So while I think the composition is basically sound, I have a lot of qualms about the artwork itself. While I’m glad I rendered the desert mountain beyond a simple sandy mass, I think I might have gone too far the other way – the characters, especially Theo, get lost among the jumble of lines in the rocks. Somehow I am not differentiating enough with my inking between “flesh,” “cloth” and “rocks.” The blacks are not well placed. There’s something wrong with pretty much every single hand in the picture, and some of the proportions are way off. Oh well, it’s just for a flyer that’ll probably get torn down anyway!

Two things to note: Yes, “algebraic” is misspelled – I corrected it on the finished flyer. And no, a scene like this never occurs in the actual story – but neither does the scene I drew for the cover of the book. Only Tonya and Greg discover Utopiopolis, and they are not dressed that way when they do.

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SNitLoE Pre-Orders.

Posted by on Sep 9, 2011 in Uncategorized | 0 comments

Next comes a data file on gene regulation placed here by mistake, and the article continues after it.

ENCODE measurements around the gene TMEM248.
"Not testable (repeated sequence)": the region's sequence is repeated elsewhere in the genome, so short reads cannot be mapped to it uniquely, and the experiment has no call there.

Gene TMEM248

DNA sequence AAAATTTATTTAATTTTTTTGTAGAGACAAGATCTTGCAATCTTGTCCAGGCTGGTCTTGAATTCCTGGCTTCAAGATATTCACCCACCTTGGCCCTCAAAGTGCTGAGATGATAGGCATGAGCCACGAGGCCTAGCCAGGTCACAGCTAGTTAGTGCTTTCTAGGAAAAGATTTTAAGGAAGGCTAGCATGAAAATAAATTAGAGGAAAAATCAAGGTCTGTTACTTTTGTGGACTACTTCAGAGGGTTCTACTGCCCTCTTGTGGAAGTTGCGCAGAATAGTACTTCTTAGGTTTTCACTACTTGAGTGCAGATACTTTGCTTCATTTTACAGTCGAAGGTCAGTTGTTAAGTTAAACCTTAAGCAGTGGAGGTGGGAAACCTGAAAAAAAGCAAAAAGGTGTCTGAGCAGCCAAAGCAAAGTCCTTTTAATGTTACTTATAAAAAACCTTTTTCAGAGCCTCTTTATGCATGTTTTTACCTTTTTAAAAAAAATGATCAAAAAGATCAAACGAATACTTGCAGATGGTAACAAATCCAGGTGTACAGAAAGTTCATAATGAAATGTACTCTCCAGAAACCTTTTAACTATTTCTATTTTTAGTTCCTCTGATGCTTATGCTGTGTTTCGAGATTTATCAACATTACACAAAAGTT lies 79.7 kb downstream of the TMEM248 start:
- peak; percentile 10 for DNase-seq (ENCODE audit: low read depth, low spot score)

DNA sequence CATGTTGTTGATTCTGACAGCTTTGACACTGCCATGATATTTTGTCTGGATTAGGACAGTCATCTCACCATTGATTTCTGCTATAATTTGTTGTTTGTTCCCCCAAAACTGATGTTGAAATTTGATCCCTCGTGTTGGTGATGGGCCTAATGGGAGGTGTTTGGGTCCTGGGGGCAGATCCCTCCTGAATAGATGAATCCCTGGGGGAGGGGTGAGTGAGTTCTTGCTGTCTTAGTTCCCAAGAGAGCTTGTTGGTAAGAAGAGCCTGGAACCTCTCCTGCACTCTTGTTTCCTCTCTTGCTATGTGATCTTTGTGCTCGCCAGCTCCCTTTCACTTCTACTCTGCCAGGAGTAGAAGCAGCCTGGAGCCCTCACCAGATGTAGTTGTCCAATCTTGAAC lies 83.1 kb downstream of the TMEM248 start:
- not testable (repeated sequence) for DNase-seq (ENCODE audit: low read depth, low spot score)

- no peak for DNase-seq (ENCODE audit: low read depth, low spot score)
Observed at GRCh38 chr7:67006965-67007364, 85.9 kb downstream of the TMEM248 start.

You can now pre-order the print version of SNitLoE from my online store!

I will mail your copy (or copies) as soon as the books arrive, probably on or around the weekend of September 24th. Books cost $15 each, plus a one-time shipping charge of $5. If you like, I will sign your book and draw a little doodle of one of the characters on the title page.

The store page also has a free download of the entire comic as a .cbz file. If you have friends who enjoy the soulless experience of reading immaterial comics by the cold blue glow of an iPad or laptop, please tell them about this download!

The store also has buttons! But these are not really worth buying unless you are also buying a book!